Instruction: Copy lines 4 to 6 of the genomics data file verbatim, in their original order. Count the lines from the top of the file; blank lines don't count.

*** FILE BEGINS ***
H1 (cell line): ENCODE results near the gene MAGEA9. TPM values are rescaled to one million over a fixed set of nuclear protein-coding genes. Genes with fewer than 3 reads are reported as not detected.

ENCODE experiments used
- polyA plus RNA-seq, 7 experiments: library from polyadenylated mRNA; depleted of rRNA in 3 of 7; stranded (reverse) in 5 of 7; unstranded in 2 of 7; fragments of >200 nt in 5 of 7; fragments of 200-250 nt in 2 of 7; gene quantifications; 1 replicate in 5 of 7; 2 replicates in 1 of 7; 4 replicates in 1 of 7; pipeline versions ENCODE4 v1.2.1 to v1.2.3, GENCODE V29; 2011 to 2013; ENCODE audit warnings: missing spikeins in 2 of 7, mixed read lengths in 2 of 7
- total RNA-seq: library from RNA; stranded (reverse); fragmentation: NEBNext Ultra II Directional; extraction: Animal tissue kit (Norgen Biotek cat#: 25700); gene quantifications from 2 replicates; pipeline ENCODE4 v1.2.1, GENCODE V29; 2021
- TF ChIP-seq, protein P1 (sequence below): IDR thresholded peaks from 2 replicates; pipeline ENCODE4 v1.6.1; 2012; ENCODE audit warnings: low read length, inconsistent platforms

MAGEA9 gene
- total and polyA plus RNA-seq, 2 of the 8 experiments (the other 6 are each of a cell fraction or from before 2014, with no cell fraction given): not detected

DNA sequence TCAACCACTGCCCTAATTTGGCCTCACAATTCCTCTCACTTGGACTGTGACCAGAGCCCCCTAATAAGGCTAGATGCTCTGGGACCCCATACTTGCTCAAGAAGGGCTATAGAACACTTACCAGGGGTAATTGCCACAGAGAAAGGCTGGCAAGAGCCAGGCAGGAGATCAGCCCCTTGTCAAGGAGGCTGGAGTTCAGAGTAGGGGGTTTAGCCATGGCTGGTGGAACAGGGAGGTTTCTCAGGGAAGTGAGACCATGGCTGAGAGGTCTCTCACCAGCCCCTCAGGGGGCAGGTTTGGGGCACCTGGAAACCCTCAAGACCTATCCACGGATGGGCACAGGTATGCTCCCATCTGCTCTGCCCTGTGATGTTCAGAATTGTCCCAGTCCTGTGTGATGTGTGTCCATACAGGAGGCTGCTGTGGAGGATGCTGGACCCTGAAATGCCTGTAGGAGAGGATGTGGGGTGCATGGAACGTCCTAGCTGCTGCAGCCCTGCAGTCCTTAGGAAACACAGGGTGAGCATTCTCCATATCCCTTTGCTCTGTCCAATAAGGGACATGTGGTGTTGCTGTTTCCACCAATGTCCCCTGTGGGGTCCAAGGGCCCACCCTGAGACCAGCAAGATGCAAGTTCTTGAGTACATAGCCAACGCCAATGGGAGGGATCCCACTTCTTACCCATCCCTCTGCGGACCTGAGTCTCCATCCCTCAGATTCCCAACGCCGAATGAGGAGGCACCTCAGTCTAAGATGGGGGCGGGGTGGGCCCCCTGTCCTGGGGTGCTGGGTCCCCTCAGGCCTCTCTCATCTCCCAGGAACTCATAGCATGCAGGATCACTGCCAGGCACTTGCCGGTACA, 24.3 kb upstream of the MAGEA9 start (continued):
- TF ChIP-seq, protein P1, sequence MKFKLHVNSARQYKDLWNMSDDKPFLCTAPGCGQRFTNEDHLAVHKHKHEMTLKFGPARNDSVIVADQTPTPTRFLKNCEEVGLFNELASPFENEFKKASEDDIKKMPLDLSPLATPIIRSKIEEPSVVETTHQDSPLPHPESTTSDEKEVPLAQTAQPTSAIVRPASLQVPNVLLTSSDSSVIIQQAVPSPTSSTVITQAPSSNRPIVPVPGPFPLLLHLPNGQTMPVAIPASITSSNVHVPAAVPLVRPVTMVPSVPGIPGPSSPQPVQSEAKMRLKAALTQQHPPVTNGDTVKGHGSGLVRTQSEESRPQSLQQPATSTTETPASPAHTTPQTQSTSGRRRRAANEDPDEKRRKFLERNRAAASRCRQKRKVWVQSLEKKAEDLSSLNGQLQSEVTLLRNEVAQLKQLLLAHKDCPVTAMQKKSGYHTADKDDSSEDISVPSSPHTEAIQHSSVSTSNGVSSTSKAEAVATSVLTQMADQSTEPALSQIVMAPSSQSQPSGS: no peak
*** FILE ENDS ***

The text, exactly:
- total RNA-seq: library from RNA; stranded (reverse); fragmentation: NEBNext Ultra II Directional; extraction: Animal tissue kit (Norgen Biotek cat#: 25700); gene quantifications from 2 replicates; pipeline ENCODE4 v1.2.1, GENCODE V29; 2021
- TF ChIP-seq, protein P1 (sequence below): IDR thresholded peaks from 2 replicates; pipeline ENCODE4 v1.6.1; 2012; ENCODE audit warnings: low read length, inconsistent platforms

MAGEA9 gene